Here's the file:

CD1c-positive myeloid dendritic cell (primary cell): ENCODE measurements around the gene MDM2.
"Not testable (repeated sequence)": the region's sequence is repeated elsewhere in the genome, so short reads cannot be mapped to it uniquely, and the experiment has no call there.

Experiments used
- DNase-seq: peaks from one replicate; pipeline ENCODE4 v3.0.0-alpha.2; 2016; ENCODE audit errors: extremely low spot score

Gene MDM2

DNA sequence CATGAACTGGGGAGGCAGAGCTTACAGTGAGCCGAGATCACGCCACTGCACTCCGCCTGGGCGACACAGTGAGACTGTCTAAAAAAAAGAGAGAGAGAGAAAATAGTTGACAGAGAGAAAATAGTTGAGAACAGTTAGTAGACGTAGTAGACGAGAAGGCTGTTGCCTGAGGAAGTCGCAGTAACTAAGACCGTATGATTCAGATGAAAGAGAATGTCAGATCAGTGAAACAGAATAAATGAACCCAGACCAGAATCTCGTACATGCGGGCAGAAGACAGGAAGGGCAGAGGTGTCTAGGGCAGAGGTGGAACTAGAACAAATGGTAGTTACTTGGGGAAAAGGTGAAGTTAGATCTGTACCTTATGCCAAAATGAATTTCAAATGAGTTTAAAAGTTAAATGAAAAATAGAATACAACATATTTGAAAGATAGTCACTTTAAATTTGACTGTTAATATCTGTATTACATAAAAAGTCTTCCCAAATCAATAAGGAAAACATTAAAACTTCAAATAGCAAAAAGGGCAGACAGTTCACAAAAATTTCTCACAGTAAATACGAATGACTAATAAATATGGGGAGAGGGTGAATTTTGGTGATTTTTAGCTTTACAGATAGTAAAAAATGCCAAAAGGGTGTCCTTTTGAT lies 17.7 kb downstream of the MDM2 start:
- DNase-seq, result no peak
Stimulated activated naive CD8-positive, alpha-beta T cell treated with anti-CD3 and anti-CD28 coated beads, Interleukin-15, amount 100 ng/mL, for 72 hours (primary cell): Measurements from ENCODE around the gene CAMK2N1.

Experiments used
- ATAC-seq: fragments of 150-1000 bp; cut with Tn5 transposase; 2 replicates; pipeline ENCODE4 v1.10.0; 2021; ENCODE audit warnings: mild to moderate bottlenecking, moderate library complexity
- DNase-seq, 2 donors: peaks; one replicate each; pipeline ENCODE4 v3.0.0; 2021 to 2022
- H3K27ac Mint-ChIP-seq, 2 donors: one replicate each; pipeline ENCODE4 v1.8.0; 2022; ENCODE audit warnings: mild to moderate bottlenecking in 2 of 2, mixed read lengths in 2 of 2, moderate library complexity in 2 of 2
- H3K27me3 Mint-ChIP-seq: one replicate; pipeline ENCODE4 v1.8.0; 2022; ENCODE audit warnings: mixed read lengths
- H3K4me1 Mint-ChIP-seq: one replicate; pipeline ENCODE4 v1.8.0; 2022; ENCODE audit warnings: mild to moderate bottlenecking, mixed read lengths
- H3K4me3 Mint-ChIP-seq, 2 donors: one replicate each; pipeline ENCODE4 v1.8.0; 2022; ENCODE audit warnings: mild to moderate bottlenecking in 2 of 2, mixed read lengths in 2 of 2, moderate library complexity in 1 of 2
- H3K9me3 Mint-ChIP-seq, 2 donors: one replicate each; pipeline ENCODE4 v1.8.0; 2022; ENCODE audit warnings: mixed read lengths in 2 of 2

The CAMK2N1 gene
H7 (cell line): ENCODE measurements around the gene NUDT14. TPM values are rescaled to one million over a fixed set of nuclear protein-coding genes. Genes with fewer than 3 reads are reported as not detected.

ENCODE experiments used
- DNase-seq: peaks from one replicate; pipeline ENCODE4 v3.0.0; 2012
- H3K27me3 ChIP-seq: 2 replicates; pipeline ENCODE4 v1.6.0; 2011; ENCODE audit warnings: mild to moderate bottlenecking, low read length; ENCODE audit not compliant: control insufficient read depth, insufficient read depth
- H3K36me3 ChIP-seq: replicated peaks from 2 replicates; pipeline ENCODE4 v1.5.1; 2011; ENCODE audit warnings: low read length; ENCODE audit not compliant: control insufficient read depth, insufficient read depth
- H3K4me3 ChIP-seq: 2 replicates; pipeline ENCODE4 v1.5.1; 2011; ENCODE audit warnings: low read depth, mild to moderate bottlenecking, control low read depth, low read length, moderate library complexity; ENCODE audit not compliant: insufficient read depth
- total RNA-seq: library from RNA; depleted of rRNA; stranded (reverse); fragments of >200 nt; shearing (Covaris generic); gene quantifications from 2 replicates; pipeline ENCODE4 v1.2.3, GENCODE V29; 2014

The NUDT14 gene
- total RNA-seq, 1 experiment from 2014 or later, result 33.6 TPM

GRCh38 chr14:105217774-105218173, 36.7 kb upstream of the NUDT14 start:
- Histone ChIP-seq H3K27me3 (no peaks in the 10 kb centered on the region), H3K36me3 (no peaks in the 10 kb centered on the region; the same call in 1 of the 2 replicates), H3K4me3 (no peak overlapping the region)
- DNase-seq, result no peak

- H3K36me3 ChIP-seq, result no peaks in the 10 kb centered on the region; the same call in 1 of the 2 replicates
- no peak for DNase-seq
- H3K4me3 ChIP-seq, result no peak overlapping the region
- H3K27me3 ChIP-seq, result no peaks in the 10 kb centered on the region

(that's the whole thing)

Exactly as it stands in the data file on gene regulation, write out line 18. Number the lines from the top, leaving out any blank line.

H7 (cell line): ENCODE measurements around the gene NUDT14. TPM values are rescaled to one million over a fixed set of nuclear protein-coding genes. Genes with fewer than 3 reads are reported as not detected.